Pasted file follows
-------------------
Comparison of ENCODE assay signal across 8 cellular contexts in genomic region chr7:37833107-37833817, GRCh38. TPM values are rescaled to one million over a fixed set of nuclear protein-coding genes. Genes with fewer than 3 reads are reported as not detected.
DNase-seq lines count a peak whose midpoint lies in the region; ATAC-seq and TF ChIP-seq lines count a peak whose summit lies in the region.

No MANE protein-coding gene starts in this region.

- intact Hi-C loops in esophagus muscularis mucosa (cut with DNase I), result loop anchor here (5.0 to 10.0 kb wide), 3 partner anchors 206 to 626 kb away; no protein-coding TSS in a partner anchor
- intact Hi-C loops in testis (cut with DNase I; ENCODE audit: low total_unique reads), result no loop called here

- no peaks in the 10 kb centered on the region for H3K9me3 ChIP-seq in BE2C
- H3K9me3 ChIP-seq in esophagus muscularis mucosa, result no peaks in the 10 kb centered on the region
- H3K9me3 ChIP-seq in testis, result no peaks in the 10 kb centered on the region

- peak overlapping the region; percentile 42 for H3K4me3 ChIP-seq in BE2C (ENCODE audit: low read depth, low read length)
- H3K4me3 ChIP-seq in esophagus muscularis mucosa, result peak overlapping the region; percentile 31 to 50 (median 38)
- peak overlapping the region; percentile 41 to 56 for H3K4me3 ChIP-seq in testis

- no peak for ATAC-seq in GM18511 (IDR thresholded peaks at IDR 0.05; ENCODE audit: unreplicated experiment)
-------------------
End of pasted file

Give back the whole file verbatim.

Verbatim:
Comparison of ENCODE assay signal across 8 cellular contexts in genomic region chr7:37833107-37833817, GRCh38. TPM values are rescaled to one million over a fixed set of nuclear protein-coding genes. Genes with fewer than 3 reads are reported as not detected.
DNase-seq lines count a peak whose midpoint lies in the region; ATAC-seq and TF ChIP-seq lines count a peak whose summit lies in the region.

No MANE protein-coding gene starts in this region.

- intact Hi-C loops in esophagus muscularis mucosa (cut with DNase I), result loop anchor here (5.0 to 10.0 kb wide), 3 partner anchors 206 to 626 kb away; no protein-coding TSS in a partner anchor
- intact Hi-C loops in testis (cut with DNase I; ENCODE audit: low total_unique reads), result no loop called here

- no peaks in the 10 kb centered on the region for H3K9me3 ChIP-seq in BE2C
- H3K9me3 ChIP-seq in esophagus muscularis mucosa, result no peaks in the 10 kb centered on the region
- H3K9me3 ChIP-seq in testis, result no peaks in the 10 kb centered on the region

- peak overlapping the region; percentile 42 for H3K4me3 ChIP-seq in BE2C (ENCODE audit: low read depth, low read length)
- H3K4me3 ChIP-seq in esophagus muscularis mucosa, result peak overlapping the region; percentile 31 to 50 (median 38)
- peak overlapping the region; percentile 41 to 56 for H3K4me3 ChIP-seq in testis

- no peak for ATAC-seq in GM18511 (IDR thresholded peaks at IDR 0.05; ENCODE audit: unreplicated experiment)